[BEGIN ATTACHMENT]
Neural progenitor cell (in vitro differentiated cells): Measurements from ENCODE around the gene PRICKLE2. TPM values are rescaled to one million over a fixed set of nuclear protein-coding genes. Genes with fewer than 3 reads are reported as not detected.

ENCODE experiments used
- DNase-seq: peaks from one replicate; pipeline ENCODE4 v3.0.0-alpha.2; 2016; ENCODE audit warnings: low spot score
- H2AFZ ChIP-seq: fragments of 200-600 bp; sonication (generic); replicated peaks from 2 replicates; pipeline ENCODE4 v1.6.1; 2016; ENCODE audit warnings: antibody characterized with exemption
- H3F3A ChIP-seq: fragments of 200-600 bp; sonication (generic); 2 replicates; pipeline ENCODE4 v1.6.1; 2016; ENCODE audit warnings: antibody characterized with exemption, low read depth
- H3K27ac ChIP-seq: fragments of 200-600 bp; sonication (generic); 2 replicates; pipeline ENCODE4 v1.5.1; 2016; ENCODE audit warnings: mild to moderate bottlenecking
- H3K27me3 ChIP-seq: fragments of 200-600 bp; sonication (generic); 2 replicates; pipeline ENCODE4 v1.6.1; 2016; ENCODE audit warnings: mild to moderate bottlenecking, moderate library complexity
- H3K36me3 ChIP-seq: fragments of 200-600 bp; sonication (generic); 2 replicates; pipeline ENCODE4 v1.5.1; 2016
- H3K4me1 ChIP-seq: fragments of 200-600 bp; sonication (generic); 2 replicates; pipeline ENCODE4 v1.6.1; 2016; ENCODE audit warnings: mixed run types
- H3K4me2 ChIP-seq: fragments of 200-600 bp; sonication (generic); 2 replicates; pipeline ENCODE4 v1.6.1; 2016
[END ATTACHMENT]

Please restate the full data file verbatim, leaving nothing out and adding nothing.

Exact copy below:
Neural progenitor cell (in vitro differentiated cells): Measurements from ENCODE around the gene PRICKLE2. TPM values are rescaled to one million over a fixed set of nuclear protein-coding genes. Genes with fewer than 3 reads are reported as not detected.

ENCODE experiments used
- DNase-seq: peaks from one replicate; pipeline ENCODE4 v3.0.0-alpha.2; 2016; ENCODE audit warnings: low spot score
- H2AFZ ChIP-seq: fragments of 200-600 bp; sonication (generic); replicated peaks from 2 replicates; pipeline ENCODE4 v1.6.1; 2016; ENCODE audit warnings: antibody characterized with exemption
- H3F3A ChIP-seq: fragments of 200-600 bp; sonication (generic); 2 replicates; pipeline ENCODE4 v1.6.1; 2016; ENCODE audit warnings: antibody characterized with exemption, low read depth
- H3K27ac ChIP-seq: fragments of 200-600 bp; sonication (generic); 2 replicates; pipeline ENCODE4 v1.5.1; 2016; ENCODE audit warnings: mild to moderate bottlenecking
- H3K27me3 ChIP-seq: fragments of 200-600 bp; sonication (generic); 2 replicates; pipeline ENCODE4 v1.6.1; 2016; ENCODE audit warnings: mild to moderate bottlenecking, moderate library complexity
- H3K36me3 ChIP-seq: fragments of 200-600 bp; sonication (generic); 2 replicates; pipeline ENCODE4 v1.5.1; 2016
- H3K4me1 ChIP-seq: fragments of 200-600 bp; sonication (generic); 2 replicates; pipeline ENCODE4 v1.6.1; 2016; ENCODE audit warnings: mixed run types
- H3K4me2 ChIP-seq: fragments of 200-600 bp; sonication (generic); 2 replicates; pipeline ENCODE4 v1.6.1; 2016